(First of all, I beg pardon to Spanish readers: quiero excusarme de nuevo con quienes solo entiendan el español, lo siento pero de nuevo he caído en la comodidad de no traducir estas líneas extraídas de un proyecto de I+D en el que estoy colaborando).
A few day ago we advance a couple of challenges that Personal Clouds must solve in order to facilitate their massive adoption by users and companies. Focusing on that subject, the following ideas are an excerpt of the “state of the art” of an European R&D project (“CloudSpaces”) where we’re collaborating (leaded by Pedro García, teacher at University “Rovira i Virgili”).
In the next few years, users will require ubiquitous and massive network storage to handle their ever-growing digital lives. Every user will handle hundreds of gigabytes to store digital information including photos, videos, work documents and communication flows like emails or social communication.
To meet this demand, current trends show an increasing number of enterprises and users migrating their data to Cloud storage providers. A major selling point for Cloud computing is that it offers on-demand storage capacity that otherwise might not be affordable.
In this line, the Personal Cloud model is a user-centric solution to manage such massive amounts of digital information. Unlike application-centric models where data is tied to a specific application, user-centric models provide a personal storage service for user data.
The Personal Cloud model defines a ubiquitous storage facility enabling the unified and location agnostic access to information flows from any device and application. Commercial providers such as Dropbox, Box, SugarSync, or Ubuntu One are offering very popular Personal Cloud solutions that keep “in sync” the information from the different user devices. These solutions also permit information sharing with other users within the same Personal Cloud provider.
The popularity of these killer applications lies behind their easy-to-use Software as a Service (SaaS) storage facade to ubiquitous Infrastructure as a Service (IaaS) storage resources like Amazon S3 and others. In a recent report, Forrester research forecasts a market of $12 billion in the US in paid subscriptions to personal clouds by 2016. This growing popularity of Personal Clouds is also attracting the major players in the market, and Google (with the all but finished Google Drive), Microsoft (with SkyDrive) or Apple (with iCloud) are offering integrated solutions in this field.
But Personal Clouds are in their infancy, and two major problems must be solved to facilitate their massive adoption by users and companies:
- First, there is a big privacy problem that precludes the adoption of this model by many users, companies and public institutions. Most Personal Clouds follow a simple centralized synchronization model that stores all information in the Cloud as a remote file system. The entire data management process is in the hands of the Cloud providers, so the users really lose control of where their information is stored and who can access it. The problem is that traditional means of privacy preservation like the use of personal encryption keys is against the business model of many Personal Cloud providers. In October 2011, for instance, Forbes Magazine published that Dropbox has 50 million users, of which 96% are employing a free account, which illustrates that Dropbox is subsidized by a minority of users who pay to obtain more than the free 2 GBs of storage space. To compete for the market share, many Personal Cloud providers, including Dropbox and the likes, offer value-added services that require the provider to retain a copy of the decryption keys. Reconciliation of privacy preservation and revenue growth rates is a big issue in today’s Personal Cloud model.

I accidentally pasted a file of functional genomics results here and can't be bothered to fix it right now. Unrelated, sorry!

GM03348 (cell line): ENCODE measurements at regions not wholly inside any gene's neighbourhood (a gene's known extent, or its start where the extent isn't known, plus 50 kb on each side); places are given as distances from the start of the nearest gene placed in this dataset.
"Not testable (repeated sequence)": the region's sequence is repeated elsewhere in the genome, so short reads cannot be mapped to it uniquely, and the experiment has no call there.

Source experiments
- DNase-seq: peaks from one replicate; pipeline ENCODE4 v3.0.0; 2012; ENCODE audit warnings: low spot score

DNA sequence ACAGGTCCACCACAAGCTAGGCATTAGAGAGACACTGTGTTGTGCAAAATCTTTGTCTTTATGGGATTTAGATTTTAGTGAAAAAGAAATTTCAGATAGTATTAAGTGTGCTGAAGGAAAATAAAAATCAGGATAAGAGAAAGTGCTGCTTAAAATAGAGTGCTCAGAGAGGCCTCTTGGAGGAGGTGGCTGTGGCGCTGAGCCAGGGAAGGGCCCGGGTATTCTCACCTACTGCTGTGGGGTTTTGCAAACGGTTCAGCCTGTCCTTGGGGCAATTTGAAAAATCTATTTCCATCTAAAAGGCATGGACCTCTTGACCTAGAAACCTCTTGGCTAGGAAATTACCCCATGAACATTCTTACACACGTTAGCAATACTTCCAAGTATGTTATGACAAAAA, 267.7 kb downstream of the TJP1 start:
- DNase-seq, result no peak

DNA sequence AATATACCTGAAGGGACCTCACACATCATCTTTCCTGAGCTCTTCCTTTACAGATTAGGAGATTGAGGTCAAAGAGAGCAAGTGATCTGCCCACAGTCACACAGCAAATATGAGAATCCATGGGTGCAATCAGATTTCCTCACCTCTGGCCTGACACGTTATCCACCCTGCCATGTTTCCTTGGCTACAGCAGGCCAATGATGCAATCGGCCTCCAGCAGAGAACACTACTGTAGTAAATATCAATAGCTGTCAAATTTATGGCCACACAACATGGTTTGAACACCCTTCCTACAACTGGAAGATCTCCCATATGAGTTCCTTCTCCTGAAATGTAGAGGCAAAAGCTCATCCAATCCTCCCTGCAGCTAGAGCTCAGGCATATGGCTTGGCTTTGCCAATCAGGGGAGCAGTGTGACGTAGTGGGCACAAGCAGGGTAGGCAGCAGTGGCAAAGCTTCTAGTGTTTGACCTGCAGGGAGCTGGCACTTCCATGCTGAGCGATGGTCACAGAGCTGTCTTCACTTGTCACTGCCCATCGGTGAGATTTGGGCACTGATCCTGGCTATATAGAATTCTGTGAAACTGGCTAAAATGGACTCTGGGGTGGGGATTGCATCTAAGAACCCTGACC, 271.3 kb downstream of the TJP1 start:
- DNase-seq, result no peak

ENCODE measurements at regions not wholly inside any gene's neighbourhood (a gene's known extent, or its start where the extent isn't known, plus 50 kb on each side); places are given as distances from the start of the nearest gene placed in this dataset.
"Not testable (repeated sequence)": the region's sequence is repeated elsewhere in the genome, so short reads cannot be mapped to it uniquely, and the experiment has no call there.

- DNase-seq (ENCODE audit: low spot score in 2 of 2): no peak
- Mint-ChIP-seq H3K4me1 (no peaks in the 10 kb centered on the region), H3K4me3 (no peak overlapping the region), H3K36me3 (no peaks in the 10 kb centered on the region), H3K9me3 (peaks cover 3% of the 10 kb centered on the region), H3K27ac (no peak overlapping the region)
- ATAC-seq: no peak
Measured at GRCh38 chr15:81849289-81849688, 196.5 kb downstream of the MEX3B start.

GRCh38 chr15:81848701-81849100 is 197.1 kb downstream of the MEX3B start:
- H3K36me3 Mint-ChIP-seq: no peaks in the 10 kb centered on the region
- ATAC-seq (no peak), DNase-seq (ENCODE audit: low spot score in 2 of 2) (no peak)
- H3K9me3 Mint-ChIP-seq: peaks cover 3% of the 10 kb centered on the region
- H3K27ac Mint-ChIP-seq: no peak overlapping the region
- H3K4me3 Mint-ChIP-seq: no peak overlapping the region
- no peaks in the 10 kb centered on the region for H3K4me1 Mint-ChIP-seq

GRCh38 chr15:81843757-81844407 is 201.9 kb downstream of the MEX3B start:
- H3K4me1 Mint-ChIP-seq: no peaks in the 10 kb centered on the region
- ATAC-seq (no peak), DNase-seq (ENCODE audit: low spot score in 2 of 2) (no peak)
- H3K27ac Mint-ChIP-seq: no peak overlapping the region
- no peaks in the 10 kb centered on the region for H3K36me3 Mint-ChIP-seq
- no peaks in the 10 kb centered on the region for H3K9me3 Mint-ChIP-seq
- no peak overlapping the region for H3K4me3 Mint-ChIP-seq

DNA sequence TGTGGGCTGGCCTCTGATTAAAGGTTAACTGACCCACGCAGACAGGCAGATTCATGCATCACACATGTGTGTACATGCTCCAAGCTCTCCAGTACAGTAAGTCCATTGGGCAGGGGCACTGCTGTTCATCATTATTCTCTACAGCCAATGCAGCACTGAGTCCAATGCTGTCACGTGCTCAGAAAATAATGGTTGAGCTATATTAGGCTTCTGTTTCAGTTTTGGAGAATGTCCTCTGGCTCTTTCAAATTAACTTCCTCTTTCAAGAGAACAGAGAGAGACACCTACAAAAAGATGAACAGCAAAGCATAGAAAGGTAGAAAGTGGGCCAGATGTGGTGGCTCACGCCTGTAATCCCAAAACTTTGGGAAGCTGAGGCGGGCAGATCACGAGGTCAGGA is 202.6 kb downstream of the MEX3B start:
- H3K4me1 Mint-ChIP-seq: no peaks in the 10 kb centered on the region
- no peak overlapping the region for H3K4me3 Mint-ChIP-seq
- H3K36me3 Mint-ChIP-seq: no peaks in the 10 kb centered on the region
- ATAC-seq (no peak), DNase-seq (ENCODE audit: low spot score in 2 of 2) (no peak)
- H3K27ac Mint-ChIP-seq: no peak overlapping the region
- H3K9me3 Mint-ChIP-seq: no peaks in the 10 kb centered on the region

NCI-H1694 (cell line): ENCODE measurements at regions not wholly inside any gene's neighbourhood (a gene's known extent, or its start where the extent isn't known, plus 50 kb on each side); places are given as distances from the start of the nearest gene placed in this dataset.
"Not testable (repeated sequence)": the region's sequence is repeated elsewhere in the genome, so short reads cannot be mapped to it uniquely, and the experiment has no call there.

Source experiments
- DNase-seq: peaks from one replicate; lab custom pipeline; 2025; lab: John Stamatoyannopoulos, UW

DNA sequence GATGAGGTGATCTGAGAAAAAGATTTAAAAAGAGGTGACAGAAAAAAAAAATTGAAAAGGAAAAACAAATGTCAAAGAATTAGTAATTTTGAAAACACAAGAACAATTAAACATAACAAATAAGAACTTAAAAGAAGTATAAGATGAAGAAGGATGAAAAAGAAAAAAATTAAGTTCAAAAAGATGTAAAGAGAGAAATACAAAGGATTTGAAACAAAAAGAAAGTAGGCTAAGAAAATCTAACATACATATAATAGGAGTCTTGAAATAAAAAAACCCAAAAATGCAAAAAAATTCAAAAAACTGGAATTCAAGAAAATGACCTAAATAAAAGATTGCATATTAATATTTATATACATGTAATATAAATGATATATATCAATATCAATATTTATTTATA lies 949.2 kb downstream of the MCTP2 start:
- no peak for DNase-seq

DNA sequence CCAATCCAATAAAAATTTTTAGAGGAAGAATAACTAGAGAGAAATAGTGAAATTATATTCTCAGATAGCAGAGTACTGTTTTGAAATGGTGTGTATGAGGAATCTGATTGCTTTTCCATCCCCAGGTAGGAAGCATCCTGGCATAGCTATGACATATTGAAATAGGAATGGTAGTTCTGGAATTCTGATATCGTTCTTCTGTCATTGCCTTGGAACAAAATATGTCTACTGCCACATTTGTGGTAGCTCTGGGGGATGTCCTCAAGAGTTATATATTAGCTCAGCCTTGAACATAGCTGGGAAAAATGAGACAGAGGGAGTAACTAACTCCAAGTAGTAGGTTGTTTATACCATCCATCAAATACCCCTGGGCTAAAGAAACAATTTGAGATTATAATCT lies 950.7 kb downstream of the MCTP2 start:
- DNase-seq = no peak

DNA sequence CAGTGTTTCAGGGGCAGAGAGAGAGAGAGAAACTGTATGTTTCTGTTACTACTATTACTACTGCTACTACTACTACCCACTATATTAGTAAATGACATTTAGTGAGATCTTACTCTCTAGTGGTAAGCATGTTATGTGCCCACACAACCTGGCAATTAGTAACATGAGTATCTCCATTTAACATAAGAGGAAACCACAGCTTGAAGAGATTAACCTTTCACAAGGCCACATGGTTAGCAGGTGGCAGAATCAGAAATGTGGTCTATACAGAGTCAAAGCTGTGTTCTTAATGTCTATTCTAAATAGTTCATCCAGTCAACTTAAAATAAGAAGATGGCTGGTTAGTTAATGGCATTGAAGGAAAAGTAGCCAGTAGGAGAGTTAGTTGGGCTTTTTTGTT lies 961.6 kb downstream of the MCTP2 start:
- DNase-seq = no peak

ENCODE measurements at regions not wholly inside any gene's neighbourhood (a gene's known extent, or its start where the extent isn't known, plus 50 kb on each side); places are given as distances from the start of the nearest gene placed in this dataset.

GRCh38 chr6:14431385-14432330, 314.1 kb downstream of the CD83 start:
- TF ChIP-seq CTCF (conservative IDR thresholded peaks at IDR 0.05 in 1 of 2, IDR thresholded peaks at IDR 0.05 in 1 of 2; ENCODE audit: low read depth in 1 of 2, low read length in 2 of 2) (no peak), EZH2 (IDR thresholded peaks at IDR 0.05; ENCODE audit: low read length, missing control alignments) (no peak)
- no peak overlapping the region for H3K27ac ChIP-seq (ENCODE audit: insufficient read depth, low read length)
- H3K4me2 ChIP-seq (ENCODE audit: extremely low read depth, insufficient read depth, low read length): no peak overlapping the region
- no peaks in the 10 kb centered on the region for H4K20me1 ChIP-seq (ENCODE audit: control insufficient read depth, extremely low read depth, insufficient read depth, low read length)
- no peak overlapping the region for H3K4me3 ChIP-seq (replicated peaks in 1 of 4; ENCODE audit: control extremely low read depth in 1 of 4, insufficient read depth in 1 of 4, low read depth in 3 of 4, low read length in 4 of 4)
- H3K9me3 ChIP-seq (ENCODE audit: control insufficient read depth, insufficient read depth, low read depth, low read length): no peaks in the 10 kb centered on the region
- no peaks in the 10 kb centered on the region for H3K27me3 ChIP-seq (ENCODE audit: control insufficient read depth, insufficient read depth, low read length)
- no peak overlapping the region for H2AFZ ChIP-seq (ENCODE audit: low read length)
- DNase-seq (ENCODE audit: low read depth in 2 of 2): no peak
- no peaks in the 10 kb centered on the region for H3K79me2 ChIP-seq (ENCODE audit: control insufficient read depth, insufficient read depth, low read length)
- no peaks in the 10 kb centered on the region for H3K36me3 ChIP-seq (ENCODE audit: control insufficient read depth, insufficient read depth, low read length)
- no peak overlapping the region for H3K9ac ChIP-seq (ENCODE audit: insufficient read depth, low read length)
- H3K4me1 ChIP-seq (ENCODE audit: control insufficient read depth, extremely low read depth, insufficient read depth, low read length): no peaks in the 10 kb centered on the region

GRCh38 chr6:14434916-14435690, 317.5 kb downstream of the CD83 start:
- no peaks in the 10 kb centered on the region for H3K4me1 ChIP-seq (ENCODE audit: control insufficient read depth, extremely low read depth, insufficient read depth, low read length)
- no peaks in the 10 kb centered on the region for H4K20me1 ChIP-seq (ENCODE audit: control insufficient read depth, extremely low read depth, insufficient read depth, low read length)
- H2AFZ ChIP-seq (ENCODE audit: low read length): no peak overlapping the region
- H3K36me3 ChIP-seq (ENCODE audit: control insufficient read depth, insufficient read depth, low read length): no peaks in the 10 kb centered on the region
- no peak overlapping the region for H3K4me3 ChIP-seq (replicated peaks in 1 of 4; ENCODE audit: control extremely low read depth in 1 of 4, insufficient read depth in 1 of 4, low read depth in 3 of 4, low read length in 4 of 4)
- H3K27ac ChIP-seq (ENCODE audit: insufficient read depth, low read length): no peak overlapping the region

- Another important problem is the lack of interoperability between Personal Cloud services impeding information sharing, but also precluding information portability among them. This generates what is known as vendor lock-in: a best decision now may leave a customer trapped with an obsolete provider later, simply because the cost to switch from one provider to another is prohibitively expensive. This may lead to a kind of data inertia where the more data given to one provider, the more difficult it becomes to move. A clear example of vendor lock-in in the Personal Cloud is folder sharing. To join a shared folder, users need to have an account in the same Cloud provider, inciting users to inadvertently get stuck with the chosen Cloud vendor. In addition to the costs of switching data, the adoption of an alternative solution will require to set up a new account for every user and install software clients on their devices. This sunk cost may represent a major barrier to entry for small to mid-size businesses that cannot afford the redundancy that an enterprise-class infrastructure would cost.
CloudSpace project face up to both challenges and we hope its research activities bring new ideas and approaches to solve them, and let Tissat to improve StackSync service with even enhanced security features.